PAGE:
I guess I can consider myself lucky - I have never had too dreadful neighbors. This week I get to learn what that might be like from the thriller that is "Lakeview Terrace" where Samuel L. Jackson plays a single dad of two and LAPD officer, who terrorizes his new neighbors by ways of his police badge, putting his own ideals above the law.
Neighborly issues are as old as the ages, look back at the Ten Commandments and you find a few notes about how to treat thy neighbor. And what makes for even better drama then breaking the basic laws of Judeo-Christian religions? Bad cops, of course! "Lakeview Terrace" is chockfull of all these stimulating ingredients. So before heading out to catch some thrills you hope don’t follow you home from the theater, take a gander at these gripping tales of people who just can’t (or don’t want to) get along...
A TIME TO KILL (1996)
Samuel L. Jackson, man of a thousand movies, plays both sides of the terror siege in this ditty. In this thriller, based on John Grisham’s novel, Sam Jackson plays Carl Lee Haily whose daughter is raped by 2 Southern Rednecks. With disbelief in the system, Carl Lee takes matters into his own hands by killing both men in cold blood inside the court house as they are being walked to trial.
Jackson is flawless here as he both is a victim and the terrorizer. Race issues, good cops/bad cops, families scared out of their homes, "A Time To Kill" is just about the same movie as "Lakeview Terrace," but set in the south, and the villains do more than cut down the protagonist’s shrubbery.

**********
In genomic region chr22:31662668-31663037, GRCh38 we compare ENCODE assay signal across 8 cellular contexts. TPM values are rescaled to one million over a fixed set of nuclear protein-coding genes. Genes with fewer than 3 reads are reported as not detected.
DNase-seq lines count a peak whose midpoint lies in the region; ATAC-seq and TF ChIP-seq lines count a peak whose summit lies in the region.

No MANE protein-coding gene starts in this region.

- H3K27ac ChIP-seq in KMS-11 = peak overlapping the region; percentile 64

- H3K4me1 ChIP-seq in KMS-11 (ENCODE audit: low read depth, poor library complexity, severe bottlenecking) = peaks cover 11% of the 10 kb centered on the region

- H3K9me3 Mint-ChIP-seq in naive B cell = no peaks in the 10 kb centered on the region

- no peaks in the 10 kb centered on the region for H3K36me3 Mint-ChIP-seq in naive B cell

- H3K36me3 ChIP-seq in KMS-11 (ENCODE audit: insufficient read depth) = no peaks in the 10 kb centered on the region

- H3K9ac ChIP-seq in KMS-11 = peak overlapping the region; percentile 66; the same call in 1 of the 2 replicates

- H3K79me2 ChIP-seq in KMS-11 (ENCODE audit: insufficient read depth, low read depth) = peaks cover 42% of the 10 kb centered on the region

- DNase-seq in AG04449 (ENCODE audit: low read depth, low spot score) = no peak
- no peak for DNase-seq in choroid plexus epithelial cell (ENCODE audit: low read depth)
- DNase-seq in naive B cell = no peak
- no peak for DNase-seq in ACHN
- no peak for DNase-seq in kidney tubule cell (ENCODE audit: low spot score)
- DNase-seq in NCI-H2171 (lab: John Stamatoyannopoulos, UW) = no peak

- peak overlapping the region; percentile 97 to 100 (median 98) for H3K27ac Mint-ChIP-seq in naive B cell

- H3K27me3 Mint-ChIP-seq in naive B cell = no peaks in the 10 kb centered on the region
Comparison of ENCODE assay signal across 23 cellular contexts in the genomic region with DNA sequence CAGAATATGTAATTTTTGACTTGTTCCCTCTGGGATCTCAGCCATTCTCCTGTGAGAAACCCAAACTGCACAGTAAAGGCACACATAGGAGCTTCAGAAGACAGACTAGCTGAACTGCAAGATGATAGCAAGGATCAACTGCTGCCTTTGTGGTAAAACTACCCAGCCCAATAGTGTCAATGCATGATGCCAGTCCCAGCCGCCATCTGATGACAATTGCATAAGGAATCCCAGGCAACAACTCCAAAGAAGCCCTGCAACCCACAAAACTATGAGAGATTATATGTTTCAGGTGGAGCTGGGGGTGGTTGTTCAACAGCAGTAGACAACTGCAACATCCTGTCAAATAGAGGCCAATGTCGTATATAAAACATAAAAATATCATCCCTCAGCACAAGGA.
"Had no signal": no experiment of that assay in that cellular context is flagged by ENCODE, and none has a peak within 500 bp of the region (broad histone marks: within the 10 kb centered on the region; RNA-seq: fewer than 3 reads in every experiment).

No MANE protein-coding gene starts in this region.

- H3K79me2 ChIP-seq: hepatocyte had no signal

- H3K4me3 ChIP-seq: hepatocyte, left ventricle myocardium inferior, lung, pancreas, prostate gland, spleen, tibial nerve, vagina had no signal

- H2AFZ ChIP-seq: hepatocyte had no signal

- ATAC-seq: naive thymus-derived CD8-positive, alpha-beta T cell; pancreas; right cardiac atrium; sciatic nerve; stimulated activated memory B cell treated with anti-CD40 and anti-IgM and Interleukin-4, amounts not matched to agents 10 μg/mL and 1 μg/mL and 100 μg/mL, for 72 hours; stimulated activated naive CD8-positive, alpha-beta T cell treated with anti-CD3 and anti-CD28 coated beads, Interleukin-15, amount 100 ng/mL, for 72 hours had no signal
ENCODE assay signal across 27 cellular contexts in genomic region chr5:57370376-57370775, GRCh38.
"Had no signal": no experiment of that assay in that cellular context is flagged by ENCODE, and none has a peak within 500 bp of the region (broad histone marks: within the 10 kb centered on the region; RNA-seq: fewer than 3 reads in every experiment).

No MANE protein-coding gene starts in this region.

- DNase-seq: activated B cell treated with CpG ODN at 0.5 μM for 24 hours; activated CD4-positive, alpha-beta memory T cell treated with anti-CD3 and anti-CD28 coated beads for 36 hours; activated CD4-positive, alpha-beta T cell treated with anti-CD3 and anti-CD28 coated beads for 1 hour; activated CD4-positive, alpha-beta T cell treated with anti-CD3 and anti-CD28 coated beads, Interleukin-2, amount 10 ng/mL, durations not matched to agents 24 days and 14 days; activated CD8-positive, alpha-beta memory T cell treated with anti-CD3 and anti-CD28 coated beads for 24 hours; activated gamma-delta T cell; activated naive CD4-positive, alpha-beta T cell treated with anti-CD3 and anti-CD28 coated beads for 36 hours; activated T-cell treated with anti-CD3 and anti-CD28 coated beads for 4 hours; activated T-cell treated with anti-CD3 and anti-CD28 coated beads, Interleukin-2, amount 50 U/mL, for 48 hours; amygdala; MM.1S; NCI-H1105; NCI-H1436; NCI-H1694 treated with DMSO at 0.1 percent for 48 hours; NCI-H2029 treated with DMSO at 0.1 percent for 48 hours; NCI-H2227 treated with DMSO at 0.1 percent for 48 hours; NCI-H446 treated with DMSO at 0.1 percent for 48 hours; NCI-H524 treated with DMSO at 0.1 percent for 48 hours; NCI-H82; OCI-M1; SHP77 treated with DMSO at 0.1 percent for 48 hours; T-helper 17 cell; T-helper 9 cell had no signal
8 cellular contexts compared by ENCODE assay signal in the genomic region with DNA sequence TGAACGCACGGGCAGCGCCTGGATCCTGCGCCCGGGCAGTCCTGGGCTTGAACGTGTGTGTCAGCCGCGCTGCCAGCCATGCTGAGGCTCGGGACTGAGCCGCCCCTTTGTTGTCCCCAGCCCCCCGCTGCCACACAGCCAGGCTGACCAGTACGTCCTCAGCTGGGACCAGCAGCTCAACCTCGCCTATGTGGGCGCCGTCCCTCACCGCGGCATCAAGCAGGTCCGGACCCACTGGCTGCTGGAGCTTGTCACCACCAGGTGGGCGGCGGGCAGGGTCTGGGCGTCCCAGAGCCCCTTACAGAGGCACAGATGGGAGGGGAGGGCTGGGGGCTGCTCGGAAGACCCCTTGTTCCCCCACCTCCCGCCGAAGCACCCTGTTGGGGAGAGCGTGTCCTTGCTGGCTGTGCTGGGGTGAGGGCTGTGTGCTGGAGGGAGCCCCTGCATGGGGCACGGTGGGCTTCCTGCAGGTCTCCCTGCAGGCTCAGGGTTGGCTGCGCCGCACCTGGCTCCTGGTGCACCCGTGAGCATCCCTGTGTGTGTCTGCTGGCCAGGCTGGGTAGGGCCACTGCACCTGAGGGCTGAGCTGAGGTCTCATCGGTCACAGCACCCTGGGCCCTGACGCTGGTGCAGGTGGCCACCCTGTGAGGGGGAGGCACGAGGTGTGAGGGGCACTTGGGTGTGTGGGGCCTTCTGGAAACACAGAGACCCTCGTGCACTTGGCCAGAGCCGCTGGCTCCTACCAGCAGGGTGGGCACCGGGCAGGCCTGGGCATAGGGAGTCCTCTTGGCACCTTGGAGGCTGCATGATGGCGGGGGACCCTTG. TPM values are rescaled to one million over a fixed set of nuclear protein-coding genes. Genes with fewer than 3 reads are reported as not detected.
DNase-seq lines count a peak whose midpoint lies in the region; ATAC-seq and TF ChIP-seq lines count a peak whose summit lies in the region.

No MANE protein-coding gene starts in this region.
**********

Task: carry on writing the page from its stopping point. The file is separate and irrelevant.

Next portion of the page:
REAR WINDOW (1954)
Here we have a classic neighbor-on-neighbor thriller that really drives home the point of: you don’t know who lives next door. This film by Alfred Hitchcock has Jimmy Stewart playing L.B. Jefferies who has an accident that puts him in a wheelchair and leaving him house ridden. In his household boredom he stares out his windows allowing his neighbors daily goings on to provide as entertainment. Only then does he find the secrets that make his neighbors not seem so neighborly.
If you need something a little more updated, try out "Disturbia" (2007). A re-envisioned version of "Rear Window," it’s plenty showier and the pop culture references are easier to grasp. Shia LaBeouf does hold his own in creating a great sense of fear and desperation too, but what it does miss is the Hitchcockian touch, the simplicity that makes the fear and dread palpable, and mostly the hopelessness of one neighbor pitted against another.
TRAINING DAY (2001)
Calling Alonzo Harris (Denzel Washington) a “Bad Cop” would be a slap on the wrists, he plays the morally corrupt Narcotics Officer who is in charge of training a newbie (Ethan Hawke). Here, the neighbor issue is mute, but relates closer to Lakeview Terrace in the ways of a LAPD making their own laws based on their own ideals. The roles in this are played so well that upon finishing the movie, one is easily scared to think this is too possible a reality for the police to interpret and bend laws depending on personal preference.
As the film climaxes to an end, those Ten Commandments come into question yet again as Alonzo’s delusions of grandeur blatantly supersede not only the law, but those whom he is sworn to serve and protect.